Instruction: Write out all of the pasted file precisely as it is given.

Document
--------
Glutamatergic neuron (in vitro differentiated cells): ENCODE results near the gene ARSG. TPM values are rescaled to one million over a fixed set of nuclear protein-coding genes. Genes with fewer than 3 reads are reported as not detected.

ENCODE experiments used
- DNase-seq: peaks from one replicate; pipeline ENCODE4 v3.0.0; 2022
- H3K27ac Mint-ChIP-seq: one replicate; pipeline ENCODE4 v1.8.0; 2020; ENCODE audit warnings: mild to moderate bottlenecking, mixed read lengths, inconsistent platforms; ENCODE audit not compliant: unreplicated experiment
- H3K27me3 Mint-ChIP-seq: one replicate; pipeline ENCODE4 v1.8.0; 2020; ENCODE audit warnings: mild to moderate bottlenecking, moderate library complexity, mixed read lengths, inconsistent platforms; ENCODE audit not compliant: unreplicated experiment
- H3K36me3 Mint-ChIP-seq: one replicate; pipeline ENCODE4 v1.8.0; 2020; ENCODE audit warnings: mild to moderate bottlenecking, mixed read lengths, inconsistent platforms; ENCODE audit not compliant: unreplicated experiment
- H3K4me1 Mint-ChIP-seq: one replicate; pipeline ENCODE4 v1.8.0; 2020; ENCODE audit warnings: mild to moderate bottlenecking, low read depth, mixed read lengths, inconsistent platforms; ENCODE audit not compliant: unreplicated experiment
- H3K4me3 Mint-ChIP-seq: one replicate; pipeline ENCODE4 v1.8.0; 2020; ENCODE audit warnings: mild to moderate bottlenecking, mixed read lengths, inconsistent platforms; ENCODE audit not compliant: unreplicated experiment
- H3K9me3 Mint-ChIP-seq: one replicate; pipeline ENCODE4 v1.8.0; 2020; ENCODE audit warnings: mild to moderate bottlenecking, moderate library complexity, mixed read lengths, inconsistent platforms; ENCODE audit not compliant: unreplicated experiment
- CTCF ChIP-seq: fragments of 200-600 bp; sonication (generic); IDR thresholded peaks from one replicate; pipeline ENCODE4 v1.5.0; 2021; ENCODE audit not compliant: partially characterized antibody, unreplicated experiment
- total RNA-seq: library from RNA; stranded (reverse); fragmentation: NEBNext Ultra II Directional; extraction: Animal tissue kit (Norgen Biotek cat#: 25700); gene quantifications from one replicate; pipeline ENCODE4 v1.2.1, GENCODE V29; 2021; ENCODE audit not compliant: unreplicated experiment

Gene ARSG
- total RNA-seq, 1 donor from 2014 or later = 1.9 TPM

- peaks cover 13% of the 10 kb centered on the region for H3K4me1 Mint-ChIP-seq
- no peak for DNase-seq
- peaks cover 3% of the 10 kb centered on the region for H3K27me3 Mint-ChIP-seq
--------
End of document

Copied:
Glutamatergic neuron (in vitro differentiated cells): ENCODE results near the gene ARSG. TPM values are rescaled to one million over a fixed set of nuclear protein-coding genes. Genes with fewer than 3 reads are reported as not detected.

ENCODE experiments used
- DNase-seq: peaks from one replicate; pipeline ENCODE4 v3.0.0; 2022
- H3K27ac Mint-ChIP-seq: one replicate; pipeline ENCODE4 v1.8.0; 2020; ENCODE audit warnings: mild to moderate bottlenecking, mixed read lengths, inconsistent platforms; ENCODE audit not compliant: unreplicated experiment
- H3K27me3 Mint-ChIP-seq: one replicate; pipeline ENCODE4 v1.8.0; 2020; ENCODE audit warnings: mild to moderate bottlenecking, moderate library complexity, mixed read lengths, inconsistent platforms; ENCODE audit not compliant: unreplicated experiment
- H3K36me3 Mint-ChIP-seq: one replicate; pipeline ENCODE4 v1.8.0; 2020; ENCODE audit warnings: mild to moderate bottlenecking, mixed read lengths, inconsistent platforms; ENCODE audit not compliant: unreplicated experiment
- H3K4me1 Mint-ChIP-seq: one replicate; pipeline ENCODE4 v1.8.0; 2020; ENCODE audit warnings: mild to moderate bottlenecking, low read depth, mixed read lengths, inconsistent platforms; ENCODE audit not compliant: unreplicated experiment
- H3K4me3 Mint-ChIP-seq: one replicate; pipeline ENCODE4 v1.8.0; 2020; ENCODE audit warnings: mild to moderate bottlenecking, mixed read lengths, inconsistent platforms; ENCODE audit not compliant: unreplicated experiment
- H3K9me3 Mint-ChIP-seq: one replicate; pipeline ENCODE4 v1.8.0; 2020; ENCODE audit warnings: mild to moderate bottlenecking, moderate library complexity, mixed read lengths, inconsistent platforms; ENCODE audit not compliant: unreplicated experiment
- CTCF ChIP-seq: fragments of 200-600 bp; sonication (generic); IDR thresholded peaks from one replicate; pipeline ENCODE4 v1.5.0; 2021; ENCODE audit not compliant: partially characterized antibody, unreplicated experiment
- total RNA-seq: library from RNA; stranded (reverse); fragmentation: NEBNext Ultra II Directional; extraction: Animal tissue kit (Norgen Biotek cat#: 25700); gene quantifications from one replicate; pipeline ENCODE4 v1.2.1, GENCODE V29; 2021; ENCODE audit not compliant: unreplicated experiment

Gene ARSG
- total RNA-seq, 1 donor from 2014 or later = 1.9 TPM

- peaks cover 13% of the 10 kb centered on the region for H3K4me1 Mint-ChIP-seq
- no peak for DNase-seq
- peaks cover 3% of the 10 kb centered on the region for H3K27me3 Mint-ChIP-seq